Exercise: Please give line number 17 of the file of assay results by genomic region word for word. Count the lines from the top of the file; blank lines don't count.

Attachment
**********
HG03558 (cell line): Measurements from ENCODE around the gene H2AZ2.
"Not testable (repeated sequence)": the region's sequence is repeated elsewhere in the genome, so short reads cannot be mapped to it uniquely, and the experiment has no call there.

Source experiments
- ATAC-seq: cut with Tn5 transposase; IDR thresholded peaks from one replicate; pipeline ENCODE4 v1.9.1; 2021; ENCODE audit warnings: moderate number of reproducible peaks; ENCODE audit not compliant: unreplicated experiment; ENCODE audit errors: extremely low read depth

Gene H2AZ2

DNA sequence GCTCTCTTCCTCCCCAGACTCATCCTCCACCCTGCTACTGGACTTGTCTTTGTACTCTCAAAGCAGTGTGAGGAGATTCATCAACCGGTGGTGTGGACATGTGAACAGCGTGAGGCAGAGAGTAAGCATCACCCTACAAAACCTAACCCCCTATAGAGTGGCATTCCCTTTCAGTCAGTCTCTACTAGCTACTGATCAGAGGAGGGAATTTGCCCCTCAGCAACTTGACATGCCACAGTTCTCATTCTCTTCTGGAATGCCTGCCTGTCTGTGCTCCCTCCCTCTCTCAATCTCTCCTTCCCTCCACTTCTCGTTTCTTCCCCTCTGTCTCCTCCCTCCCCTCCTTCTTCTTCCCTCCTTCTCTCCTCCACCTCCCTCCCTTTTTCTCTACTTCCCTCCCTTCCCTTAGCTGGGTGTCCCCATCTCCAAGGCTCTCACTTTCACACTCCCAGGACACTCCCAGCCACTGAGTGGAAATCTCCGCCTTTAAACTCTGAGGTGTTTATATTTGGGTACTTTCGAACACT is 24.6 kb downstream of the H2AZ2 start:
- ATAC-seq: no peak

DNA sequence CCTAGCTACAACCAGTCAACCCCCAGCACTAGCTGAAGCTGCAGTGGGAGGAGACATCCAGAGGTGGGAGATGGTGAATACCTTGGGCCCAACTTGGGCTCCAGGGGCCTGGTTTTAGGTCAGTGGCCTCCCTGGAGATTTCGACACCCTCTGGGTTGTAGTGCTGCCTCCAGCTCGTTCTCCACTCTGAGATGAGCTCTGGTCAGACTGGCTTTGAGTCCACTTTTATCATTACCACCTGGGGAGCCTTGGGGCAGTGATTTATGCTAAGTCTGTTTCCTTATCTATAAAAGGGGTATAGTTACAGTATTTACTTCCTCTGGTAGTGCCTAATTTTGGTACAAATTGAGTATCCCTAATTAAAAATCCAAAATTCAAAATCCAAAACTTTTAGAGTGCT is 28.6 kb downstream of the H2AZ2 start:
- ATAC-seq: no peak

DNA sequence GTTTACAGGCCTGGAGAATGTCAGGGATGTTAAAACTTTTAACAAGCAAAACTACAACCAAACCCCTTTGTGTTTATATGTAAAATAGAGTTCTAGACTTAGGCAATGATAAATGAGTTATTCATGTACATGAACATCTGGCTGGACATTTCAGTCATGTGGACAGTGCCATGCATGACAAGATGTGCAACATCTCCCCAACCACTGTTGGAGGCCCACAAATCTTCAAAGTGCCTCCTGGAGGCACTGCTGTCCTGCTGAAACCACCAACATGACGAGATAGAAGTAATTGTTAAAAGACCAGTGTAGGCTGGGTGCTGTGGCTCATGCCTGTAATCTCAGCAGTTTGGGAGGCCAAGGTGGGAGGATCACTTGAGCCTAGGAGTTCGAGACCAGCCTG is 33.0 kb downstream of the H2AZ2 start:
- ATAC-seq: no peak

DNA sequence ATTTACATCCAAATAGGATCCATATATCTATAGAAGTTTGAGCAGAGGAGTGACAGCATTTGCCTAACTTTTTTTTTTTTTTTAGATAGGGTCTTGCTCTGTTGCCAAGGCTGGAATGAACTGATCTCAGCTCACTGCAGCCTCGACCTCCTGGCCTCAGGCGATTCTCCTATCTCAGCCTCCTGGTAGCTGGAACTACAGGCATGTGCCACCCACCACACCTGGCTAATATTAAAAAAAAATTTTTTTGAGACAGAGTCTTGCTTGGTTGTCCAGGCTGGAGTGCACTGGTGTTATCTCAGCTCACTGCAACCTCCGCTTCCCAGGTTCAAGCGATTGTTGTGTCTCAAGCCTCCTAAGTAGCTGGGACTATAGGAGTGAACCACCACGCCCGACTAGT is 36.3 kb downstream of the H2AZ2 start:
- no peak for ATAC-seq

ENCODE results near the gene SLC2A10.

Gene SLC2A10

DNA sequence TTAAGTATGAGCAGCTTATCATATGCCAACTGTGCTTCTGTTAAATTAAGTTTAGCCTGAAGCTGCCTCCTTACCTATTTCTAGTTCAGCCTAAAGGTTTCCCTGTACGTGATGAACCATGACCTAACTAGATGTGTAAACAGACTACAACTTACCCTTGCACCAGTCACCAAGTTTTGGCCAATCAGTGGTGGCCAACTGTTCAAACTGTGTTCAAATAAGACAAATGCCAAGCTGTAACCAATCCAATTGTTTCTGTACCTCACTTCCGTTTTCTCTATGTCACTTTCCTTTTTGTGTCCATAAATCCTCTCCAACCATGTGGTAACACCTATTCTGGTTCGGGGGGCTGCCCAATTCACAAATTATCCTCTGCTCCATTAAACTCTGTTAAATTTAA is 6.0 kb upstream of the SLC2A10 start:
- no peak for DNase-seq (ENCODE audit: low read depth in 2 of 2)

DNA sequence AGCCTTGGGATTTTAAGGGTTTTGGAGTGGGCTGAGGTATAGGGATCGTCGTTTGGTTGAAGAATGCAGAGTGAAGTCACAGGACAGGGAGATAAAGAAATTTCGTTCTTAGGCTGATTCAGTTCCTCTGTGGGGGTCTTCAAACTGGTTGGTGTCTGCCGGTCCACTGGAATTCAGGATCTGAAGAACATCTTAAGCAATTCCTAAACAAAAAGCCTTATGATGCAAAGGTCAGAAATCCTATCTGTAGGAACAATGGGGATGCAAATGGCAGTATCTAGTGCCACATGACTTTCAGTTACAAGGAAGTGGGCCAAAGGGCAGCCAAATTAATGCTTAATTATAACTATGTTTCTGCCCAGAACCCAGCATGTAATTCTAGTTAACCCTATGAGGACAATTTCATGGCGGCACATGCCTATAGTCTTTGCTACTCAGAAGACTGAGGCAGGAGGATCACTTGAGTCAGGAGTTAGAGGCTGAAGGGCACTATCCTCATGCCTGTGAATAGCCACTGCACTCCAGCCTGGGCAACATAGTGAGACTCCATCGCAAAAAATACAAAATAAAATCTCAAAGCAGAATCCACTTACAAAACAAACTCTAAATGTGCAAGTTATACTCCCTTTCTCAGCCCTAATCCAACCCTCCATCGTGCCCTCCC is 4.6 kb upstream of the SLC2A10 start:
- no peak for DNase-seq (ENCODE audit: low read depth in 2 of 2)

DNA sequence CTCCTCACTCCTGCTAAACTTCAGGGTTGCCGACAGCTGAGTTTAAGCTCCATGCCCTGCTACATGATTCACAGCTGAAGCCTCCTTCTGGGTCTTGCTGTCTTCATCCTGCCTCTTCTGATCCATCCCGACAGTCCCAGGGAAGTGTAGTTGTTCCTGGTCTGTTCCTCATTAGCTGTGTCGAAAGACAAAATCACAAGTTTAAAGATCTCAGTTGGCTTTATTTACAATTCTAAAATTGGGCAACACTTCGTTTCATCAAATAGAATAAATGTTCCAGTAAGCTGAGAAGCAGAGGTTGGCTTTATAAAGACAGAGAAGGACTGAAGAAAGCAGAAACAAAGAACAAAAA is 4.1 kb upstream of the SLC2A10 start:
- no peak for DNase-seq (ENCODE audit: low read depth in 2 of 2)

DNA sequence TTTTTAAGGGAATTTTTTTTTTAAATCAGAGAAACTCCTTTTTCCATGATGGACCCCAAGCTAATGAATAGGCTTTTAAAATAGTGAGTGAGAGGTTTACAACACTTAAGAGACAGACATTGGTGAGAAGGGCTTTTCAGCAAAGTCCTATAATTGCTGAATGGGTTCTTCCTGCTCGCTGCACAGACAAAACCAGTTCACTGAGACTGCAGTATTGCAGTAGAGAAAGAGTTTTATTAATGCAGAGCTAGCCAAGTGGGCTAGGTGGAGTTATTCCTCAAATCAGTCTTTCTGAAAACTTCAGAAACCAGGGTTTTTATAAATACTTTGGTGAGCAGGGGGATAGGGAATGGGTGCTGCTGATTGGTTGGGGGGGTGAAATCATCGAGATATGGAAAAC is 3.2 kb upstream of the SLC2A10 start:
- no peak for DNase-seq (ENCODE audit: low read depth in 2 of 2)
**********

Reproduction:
- no peak for DNase-seq (ENCODE audit: low read depth in 2 of 2)